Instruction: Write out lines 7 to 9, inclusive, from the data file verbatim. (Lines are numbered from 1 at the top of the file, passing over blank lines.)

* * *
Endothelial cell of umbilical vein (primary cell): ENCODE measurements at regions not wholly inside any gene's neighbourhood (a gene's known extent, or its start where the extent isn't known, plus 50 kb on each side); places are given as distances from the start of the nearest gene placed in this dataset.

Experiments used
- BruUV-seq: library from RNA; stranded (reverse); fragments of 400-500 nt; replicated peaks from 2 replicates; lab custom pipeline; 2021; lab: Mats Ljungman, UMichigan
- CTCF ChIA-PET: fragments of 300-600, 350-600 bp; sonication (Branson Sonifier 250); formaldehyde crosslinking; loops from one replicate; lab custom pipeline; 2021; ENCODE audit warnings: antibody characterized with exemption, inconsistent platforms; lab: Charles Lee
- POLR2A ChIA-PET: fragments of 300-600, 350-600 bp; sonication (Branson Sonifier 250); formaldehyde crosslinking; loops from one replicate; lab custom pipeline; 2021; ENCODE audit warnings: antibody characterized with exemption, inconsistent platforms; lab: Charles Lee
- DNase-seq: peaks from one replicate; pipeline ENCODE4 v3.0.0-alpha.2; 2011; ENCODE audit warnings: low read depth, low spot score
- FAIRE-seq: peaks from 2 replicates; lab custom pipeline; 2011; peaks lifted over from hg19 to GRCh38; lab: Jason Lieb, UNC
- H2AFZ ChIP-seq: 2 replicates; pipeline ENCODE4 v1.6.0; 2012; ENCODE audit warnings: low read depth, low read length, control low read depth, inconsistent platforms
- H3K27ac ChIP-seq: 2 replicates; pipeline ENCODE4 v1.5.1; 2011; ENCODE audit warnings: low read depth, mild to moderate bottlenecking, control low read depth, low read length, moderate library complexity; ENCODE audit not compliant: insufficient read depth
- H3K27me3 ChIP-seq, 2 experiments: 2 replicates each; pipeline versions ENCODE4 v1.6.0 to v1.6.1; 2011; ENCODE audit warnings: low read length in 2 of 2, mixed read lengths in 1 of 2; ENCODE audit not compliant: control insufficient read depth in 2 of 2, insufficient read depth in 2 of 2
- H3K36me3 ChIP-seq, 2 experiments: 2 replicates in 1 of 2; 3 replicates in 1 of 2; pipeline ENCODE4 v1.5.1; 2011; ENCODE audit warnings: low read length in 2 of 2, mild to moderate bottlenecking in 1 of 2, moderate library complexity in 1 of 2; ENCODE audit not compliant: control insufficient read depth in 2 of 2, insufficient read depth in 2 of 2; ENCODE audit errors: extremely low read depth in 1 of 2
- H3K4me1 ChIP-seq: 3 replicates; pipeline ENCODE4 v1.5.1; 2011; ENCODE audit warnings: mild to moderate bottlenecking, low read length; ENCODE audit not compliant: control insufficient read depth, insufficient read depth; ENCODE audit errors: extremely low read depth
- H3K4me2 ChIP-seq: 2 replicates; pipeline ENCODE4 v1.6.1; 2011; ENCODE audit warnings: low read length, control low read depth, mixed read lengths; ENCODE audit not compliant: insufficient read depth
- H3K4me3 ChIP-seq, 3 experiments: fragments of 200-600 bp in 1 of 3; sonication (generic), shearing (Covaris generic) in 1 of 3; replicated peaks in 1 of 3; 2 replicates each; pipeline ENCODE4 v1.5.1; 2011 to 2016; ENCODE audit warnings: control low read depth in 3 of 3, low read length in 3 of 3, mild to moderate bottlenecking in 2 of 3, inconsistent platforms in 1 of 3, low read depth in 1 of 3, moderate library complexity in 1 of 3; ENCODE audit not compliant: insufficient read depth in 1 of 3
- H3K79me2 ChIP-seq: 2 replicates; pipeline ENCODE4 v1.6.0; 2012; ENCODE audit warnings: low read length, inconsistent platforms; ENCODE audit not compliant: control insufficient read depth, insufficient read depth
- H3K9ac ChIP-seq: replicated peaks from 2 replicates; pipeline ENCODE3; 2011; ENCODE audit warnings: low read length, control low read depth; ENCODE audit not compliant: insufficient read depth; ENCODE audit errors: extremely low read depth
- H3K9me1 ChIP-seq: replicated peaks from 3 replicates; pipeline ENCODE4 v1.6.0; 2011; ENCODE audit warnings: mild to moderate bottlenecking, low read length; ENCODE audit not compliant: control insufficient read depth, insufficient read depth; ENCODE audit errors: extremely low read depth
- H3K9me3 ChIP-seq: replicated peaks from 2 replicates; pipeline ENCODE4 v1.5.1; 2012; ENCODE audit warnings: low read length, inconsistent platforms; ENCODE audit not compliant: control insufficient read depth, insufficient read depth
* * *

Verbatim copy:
- FAIRE-seq: peaks from 2 replicates; lab custom pipeline; 2011; peaks lifted over from hg19 to GRCh38; lab: Jason Lieb, UNC
- H2AFZ ChIP-seq: 2 replicates; pipeline ENCODE4 v1.6.0; 2012; ENCODE audit warnings: low read depth, low read length, control low read depth, inconsistent platforms
- H3K27ac ChIP-seq: 2 replicates; pipeline ENCODE4 v1.5.1; 2011; ENCODE audit warnings: low read depth, mild to moderate bottlenecking, control low read depth, low read length, moderate library complexity; ENCODE audit not compliant: insufficient read depth